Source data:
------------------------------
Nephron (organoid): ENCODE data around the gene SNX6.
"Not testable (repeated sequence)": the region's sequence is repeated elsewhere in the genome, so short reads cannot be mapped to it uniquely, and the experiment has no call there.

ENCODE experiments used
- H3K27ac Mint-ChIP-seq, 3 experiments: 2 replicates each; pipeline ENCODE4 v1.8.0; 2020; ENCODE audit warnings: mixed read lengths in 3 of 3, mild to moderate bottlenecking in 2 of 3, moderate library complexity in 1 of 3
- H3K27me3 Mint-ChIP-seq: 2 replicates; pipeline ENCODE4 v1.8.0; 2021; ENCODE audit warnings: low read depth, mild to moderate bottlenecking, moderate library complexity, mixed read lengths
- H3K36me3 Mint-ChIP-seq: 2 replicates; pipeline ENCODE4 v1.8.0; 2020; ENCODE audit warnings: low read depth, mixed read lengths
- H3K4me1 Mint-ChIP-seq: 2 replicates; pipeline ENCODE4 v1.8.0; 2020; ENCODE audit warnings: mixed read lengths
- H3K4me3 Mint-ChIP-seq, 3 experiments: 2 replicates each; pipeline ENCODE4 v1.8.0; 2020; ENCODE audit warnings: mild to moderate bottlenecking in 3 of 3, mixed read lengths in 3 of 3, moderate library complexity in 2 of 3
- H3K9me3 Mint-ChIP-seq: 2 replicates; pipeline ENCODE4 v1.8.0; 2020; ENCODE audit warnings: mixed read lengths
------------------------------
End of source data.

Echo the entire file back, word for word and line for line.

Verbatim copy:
Nephron (organoid): ENCODE data around the gene SNX6.
"Not testable (repeated sequence)": the region's sequence is repeated elsewhere in the genome, so short reads cannot be mapped to it uniquely, and the experiment has no call there.

ENCODE experiments used
- H3K27ac Mint-ChIP-seq, 3 experiments: 2 replicates each; pipeline ENCODE4 v1.8.0; 2020; ENCODE audit warnings: mixed read lengths in 3 of 3, mild to moderate bottlenecking in 2 of 3, moderate library complexity in 1 of 3
- H3K27me3 Mint-ChIP-seq: 2 replicates; pipeline ENCODE4 v1.8.0; 2021; ENCODE audit warnings: low read depth, mild to moderate bottlenecking, moderate library complexity, mixed read lengths
- H3K36me3 Mint-ChIP-seq: 2 replicates; pipeline ENCODE4 v1.8.0; 2020; ENCODE audit warnings: low read depth, mixed read lengths
- H3K4me1 Mint-ChIP-seq: 2 replicates; pipeline ENCODE4 v1.8.0; 2020; ENCODE audit warnings: mixed read lengths
- H3K4me3 Mint-ChIP-seq, 3 experiments: 2 replicates each; pipeline ENCODE4 v1.8.0; 2020; ENCODE audit warnings: mild to moderate bottlenecking in 3 of 3, mixed read lengths in 3 of 3, moderate library complexity in 2 of 3
- H3K9me3 Mint-ChIP-seq: 2 replicates; pipeline ENCODE4 v1.8.0; 2020; ENCODE audit warnings: mixed read lengths